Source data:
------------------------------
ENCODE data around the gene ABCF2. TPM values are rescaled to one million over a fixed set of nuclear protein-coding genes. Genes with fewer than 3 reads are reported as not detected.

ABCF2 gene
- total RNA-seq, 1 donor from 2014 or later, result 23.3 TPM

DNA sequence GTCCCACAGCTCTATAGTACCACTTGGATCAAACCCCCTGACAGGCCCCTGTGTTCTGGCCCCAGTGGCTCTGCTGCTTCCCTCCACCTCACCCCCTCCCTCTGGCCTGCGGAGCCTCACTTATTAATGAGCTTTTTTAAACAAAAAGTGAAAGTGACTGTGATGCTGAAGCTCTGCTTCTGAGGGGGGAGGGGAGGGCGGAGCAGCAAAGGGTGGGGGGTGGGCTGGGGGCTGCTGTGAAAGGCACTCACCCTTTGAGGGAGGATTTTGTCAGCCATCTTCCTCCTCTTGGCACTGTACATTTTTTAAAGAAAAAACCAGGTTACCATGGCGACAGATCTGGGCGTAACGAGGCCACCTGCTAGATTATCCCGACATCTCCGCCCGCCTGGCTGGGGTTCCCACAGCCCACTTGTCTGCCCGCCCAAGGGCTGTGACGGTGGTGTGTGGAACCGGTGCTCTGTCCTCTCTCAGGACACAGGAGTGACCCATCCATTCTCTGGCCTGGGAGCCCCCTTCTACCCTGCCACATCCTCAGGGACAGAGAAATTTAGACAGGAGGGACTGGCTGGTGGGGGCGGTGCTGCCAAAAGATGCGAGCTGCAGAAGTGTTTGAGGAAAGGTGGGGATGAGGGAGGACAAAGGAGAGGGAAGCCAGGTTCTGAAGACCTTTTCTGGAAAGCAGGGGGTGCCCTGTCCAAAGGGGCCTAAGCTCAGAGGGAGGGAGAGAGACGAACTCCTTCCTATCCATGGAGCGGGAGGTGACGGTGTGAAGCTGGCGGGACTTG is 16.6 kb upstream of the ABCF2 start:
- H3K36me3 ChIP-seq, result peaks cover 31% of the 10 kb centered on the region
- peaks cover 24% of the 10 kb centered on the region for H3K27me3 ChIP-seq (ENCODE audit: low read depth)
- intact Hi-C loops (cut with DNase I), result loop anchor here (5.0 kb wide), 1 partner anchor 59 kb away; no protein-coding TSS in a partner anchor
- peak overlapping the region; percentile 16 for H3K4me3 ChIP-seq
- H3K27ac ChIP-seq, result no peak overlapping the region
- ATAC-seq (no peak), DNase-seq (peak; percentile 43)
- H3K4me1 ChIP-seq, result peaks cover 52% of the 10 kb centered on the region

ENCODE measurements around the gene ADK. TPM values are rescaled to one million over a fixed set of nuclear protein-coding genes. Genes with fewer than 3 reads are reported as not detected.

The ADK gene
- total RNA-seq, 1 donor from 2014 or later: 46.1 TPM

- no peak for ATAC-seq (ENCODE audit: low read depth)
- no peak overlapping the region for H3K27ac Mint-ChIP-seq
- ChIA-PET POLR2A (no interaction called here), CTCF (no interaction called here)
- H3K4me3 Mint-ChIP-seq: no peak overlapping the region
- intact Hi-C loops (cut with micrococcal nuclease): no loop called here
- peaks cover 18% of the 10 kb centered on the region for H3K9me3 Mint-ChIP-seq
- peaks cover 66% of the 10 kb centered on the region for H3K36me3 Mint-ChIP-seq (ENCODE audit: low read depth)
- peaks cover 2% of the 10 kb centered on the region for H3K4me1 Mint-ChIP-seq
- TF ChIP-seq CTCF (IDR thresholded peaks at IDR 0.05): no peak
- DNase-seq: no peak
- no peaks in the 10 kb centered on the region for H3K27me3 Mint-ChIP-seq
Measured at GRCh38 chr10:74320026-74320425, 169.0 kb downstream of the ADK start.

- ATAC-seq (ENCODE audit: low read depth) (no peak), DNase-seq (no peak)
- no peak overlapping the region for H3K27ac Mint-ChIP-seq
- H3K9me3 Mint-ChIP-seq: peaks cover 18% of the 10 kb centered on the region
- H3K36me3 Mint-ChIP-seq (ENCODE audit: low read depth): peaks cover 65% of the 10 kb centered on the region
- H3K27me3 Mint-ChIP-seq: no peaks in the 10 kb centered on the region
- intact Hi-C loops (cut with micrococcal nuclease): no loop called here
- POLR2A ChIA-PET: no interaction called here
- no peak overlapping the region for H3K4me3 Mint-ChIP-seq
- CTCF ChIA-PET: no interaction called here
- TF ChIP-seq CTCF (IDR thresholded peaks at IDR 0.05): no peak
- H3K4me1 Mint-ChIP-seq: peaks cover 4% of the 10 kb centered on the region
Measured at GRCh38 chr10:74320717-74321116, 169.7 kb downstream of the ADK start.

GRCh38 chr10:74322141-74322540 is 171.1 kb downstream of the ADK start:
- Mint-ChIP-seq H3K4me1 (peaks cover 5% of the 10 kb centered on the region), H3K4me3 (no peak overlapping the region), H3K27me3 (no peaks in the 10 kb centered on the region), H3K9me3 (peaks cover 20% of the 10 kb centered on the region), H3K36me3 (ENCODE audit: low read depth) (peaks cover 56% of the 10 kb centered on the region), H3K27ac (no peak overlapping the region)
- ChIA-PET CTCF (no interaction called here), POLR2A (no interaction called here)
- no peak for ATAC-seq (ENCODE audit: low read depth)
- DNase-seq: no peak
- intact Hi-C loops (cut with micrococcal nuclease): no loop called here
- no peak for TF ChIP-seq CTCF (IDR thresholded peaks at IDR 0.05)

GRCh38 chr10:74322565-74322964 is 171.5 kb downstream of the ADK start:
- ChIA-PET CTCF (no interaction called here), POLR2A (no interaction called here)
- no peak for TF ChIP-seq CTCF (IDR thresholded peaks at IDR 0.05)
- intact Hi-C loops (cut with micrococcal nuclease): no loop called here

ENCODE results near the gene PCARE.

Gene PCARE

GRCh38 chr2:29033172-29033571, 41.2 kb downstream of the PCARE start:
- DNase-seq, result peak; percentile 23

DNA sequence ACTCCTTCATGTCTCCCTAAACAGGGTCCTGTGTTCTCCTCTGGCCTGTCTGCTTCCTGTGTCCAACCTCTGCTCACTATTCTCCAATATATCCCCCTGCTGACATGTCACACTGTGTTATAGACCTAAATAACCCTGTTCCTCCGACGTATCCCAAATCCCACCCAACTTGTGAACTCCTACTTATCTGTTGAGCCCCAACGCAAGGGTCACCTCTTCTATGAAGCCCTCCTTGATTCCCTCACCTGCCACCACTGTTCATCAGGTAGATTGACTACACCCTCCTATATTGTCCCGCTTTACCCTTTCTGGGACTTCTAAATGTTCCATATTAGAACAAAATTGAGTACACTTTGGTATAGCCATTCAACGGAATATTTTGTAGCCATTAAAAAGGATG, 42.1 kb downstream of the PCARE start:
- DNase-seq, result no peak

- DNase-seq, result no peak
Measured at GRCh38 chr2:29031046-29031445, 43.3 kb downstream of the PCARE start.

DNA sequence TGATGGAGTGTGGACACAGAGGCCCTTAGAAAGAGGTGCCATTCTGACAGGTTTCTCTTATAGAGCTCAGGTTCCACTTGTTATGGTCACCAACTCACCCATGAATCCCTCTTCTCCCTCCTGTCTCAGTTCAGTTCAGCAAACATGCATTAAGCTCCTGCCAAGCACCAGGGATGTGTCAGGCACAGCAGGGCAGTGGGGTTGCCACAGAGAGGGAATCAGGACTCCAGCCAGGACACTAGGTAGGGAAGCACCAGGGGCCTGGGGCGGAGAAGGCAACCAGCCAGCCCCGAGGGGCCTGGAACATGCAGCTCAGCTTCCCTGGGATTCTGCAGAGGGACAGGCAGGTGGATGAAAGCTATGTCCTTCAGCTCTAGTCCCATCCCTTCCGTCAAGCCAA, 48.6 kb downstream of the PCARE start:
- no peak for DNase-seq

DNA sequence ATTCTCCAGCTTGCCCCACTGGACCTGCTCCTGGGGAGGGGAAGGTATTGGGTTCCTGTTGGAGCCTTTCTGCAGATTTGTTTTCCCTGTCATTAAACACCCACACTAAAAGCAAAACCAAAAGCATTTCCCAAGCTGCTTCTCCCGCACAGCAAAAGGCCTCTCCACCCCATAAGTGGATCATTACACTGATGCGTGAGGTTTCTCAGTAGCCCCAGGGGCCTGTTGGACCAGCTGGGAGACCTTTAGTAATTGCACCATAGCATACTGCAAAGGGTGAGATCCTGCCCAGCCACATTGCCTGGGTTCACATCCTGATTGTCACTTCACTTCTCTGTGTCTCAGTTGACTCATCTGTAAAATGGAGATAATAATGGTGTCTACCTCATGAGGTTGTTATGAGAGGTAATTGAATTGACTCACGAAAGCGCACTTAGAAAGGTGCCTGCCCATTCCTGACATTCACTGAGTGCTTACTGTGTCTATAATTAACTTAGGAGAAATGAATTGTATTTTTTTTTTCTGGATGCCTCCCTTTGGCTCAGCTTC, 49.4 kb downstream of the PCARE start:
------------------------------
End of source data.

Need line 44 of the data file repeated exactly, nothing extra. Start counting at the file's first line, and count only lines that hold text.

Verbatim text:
- intact Hi-C loops (cut with micrococcal nuclease): no loop called here